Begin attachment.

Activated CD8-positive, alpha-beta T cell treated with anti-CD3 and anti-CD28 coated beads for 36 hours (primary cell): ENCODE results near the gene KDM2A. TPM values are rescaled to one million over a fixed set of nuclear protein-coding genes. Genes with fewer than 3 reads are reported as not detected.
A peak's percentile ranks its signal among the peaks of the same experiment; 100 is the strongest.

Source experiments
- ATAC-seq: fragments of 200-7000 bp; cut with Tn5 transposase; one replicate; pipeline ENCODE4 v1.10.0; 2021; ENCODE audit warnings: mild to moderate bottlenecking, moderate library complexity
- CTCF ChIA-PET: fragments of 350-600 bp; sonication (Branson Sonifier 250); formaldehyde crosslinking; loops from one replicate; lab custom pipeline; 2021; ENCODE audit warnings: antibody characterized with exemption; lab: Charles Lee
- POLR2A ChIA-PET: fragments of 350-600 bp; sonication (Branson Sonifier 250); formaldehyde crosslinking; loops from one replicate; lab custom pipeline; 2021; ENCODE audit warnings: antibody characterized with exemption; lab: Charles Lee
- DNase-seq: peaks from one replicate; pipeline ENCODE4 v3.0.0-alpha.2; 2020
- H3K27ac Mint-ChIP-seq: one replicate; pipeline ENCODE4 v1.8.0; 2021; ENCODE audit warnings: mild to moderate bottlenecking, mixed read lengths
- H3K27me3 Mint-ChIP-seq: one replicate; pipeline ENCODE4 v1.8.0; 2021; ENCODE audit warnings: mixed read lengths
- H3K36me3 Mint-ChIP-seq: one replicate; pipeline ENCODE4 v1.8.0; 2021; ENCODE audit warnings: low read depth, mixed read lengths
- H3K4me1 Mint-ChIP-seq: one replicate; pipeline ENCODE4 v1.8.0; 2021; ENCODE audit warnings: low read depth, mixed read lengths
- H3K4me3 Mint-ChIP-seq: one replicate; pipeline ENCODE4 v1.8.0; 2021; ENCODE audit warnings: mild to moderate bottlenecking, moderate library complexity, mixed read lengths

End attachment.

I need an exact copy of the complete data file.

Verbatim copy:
Activated CD8-positive, alpha-beta T cell treated with anti-CD3 and anti-CD28 coated beads for 36 hours (primary cell): ENCODE results near the gene KDM2A. TPM values are rescaled to one million over a fixed set of nuclear protein-coding genes. Genes with fewer than 3 reads are reported as not detected.
A peak's percentile ranks its signal among the peaks of the same experiment; 100 is the strongest.

Source experiments
- ATAC-seq: fragments of 200-7000 bp; cut with Tn5 transposase; one replicate; pipeline ENCODE4 v1.10.0; 2021; ENCODE audit warnings: mild to moderate bottlenecking, moderate library complexity
- CTCF ChIA-PET: fragments of 350-600 bp; sonication (Branson Sonifier 250); formaldehyde crosslinking; loops from one replicate; lab custom pipeline; 2021; ENCODE audit warnings: antibody characterized with exemption; lab: Charles Lee
- POLR2A ChIA-PET: fragments of 350-600 bp; sonication (Branson Sonifier 250); formaldehyde crosslinking; loops from one replicate; lab custom pipeline; 2021; ENCODE audit warnings: antibody characterized with exemption; lab: Charles Lee
- DNase-seq: peaks from one replicate; pipeline ENCODE4 v3.0.0-alpha.2; 2020
- H3K27ac Mint-ChIP-seq: one replicate; pipeline ENCODE4 v1.8.0; 2021; ENCODE audit warnings: mild to moderate bottlenecking, mixed read lengths
- H3K27me3 Mint-ChIP-seq: one replicate; pipeline ENCODE4 v1.8.0; 2021; ENCODE audit warnings: mixed read lengths
- H3K36me3 Mint-ChIP-seq: one replicate; pipeline ENCODE4 v1.8.0; 2021; ENCODE audit warnings: low read depth, mixed read lengths
- H3K4me1 Mint-ChIP-seq: one replicate; pipeline ENCODE4 v1.8.0; 2021; ENCODE audit warnings: low read depth, mixed read lengths
- H3K4me3 Mint-ChIP-seq: one replicate; pipeline ENCODE4 v1.8.0; 2021; ENCODE audit warnings: mild to moderate bottlenecking, moderate library complexity, mixed read lengths